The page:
How An ADA Compliant Ramp Must be Built
ADA Ramp Construction Guidelines
In many projects, if not all, you will need to build an ADA compliance ramp to provide access to wheelchairs or walkers, and that can be used for strollers too. All ramps should be built following ADA guidelines providing a safe and reliable access to the building or housing unit. We will try to cover all related aspects of an ADA approved ramp and all the components associated to meet the minimum requirements. Before building a ramp check with your local codes for additional restrictions or guidelines required in your county.
ADA Ramp Specifications
If you are building a wheelchair ramp pay close attention to these important guidelines:
- A sloping route constructed with a slope greater than 1:20 is considered a ramp in ADA specifications.
- The ramp, per ADA standards, must be a minimum 36 inches wide.
- All edges must be protected to keep anyone from slipping off.
- It is required that all ramps shall have top and bottom landings as wide as the ramp itself and at least 60 inches long.
- Ideally, the size of the landing will always be a minimum of 5 feet square.
- ADA requires handrails on both sides of ramps whose rise is greater than 6 inches or whose length is greater than 72 inches.
- Cross slopes must be less than 1:50 and surfaces must be slip-resistant and stable.
- The ramps must have level landings both at the bottom and at the top of each ramp.
- Three-quarters of an inch (19 mm) are the maximum threshold height for exterior sliding doors or half an inch (13 mm) for other types of doors without modification.
ADA Ramp Handrails
When a ramp has a rise greater than 6 inches or a horizontal projection greater than 72 inches, then it shall contain handrails on both sides. However, handrails are not required on curb ramps. When installing handrails on an ADA ramp, please be sure to follow these specifications:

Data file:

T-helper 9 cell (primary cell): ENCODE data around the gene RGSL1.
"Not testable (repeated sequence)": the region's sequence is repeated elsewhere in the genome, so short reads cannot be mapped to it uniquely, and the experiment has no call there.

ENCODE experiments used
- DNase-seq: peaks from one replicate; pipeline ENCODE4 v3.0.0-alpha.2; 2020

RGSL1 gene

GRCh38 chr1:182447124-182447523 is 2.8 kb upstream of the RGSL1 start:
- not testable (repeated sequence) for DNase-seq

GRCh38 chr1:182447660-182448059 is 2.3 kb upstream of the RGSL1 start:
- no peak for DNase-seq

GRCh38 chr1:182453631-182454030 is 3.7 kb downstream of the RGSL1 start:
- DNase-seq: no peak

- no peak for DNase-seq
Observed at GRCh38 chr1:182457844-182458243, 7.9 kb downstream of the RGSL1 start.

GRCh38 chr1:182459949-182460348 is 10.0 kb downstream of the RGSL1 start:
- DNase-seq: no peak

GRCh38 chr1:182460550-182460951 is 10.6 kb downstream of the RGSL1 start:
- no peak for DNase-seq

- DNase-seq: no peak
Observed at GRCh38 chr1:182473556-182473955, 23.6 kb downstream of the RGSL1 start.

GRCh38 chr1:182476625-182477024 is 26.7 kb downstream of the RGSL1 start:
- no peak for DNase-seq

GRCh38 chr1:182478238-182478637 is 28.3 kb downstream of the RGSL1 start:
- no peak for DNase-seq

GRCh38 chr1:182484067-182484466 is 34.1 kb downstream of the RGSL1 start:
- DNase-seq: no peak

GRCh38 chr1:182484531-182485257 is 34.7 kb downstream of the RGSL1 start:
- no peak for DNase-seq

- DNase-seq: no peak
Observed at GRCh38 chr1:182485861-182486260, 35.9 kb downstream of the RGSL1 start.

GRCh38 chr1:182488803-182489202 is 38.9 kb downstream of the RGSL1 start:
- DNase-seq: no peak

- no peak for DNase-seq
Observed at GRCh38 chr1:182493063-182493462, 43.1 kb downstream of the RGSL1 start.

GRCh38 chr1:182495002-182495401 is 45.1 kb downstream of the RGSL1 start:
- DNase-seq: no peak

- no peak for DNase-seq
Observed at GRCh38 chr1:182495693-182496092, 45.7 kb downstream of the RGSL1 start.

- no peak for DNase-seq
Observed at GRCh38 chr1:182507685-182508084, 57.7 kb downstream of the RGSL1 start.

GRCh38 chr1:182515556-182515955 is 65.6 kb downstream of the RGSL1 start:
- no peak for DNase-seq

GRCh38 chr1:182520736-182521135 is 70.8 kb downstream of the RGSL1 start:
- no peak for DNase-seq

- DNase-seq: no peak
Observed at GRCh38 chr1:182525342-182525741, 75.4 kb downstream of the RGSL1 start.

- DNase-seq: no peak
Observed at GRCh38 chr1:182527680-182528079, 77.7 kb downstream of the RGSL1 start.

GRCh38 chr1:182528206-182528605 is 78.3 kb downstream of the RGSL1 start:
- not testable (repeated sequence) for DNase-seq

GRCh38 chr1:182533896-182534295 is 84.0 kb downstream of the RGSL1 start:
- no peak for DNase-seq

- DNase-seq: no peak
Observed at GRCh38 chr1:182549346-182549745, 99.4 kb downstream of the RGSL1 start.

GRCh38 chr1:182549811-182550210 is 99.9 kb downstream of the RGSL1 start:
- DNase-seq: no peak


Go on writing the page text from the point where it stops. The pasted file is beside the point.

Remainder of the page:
- The ramp must have handrails on both sides of the segments. The inside handrail on switchbacks shall always be continuous.
- When a handrail is not continuous, they shall extend at least 12 inches beyond the top and bottom segment and must be parallel with the floor and/or ground surface.
- A clear space of 1 1/2 inches must be provided between the handrail and the wall where the handrail is installed.
- When the handrail is located in a recess, it has to be at least three inches deep and shall extend at least 18 inches above the top of the rail.
- Surfaces of the handrail shall be continuous without interruption or obstructions.
- The top of the handrail surface shall be placed between 34 inches and 38 inches above ramp finished floor surface.
- The diameter of width of the gripping surface of a handrail used in a ramp shall be 1 1/4 inches to 1 1/2 inches, or the shape shall provide an equivalent surface.
- The handrail shall be free of any sharp or abrasive elements. Edges shall have a minimum radius of 1/8 inch.
ADA Ramp Slope
The ADA guidelines recommend a slope ratio of 1:16 to 1:20. (A 1:12 ratio is too steep for some people to navigate.) These ratios must be followed in all public places. Depending on the material used to build the ramp and the slope of it, you will probably need to add some extra anti-slip texture to help prevent slipping.Remember that all components of a ramp must meet these requirements even the sides of the ramp. Start by building the ramp at the landing section attaching each section one at a time.
Attach your first section to the house with concrete and anchor bolts. Install your posts at the far end of the first section and make sure you have the right slope. Layout the subsequent section and so on. Install the new support post at the far end, bolt sections together and repeat until complete. Install a beveled transition from ramp to surface that will prevent wheels from getting caught where the ramp ends, and the surface begins.